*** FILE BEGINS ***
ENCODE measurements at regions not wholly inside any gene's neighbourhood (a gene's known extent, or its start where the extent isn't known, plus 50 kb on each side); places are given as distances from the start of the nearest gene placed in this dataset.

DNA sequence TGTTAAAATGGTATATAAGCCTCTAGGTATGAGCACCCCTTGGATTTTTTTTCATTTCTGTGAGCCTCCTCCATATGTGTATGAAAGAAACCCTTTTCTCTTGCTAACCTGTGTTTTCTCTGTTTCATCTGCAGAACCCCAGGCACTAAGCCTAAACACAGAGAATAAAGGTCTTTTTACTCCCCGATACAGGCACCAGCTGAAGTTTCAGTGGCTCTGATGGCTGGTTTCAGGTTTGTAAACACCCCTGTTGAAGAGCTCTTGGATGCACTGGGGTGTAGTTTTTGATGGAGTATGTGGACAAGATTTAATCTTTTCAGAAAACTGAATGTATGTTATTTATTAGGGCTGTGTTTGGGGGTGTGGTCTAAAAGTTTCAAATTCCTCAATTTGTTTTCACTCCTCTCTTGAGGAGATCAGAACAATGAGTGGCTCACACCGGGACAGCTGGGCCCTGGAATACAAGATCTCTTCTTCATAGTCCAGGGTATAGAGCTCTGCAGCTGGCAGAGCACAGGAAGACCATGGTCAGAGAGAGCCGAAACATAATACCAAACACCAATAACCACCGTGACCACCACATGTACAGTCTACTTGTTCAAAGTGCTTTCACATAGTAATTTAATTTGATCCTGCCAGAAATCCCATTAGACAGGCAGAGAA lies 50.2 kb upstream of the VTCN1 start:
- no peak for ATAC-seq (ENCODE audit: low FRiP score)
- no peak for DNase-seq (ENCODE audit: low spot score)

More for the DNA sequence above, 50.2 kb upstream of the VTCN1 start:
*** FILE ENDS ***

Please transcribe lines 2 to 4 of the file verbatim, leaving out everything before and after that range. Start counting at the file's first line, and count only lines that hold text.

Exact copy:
DNA sequence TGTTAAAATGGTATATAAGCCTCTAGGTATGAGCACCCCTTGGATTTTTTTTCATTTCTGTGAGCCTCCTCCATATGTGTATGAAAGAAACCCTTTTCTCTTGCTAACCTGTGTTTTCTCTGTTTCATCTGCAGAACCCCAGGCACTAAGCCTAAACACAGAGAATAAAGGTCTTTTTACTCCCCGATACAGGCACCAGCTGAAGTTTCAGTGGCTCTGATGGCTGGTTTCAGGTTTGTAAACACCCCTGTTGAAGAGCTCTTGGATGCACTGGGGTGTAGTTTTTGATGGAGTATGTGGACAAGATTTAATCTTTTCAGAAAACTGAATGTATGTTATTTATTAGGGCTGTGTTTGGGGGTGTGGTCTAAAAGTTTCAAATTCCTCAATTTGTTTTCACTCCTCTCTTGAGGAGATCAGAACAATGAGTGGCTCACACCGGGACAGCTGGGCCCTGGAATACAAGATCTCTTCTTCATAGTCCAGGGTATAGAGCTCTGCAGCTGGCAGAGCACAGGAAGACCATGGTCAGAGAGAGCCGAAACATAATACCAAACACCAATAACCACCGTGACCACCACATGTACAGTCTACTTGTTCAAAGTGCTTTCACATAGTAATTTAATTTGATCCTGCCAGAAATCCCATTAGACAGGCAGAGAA lies 50.2 kb upstream of the VTCN1 start:
- no peak for ATAC-seq (ENCODE audit: low FRiP score)
- no peak for DNase-seq (ENCODE audit: low spot score)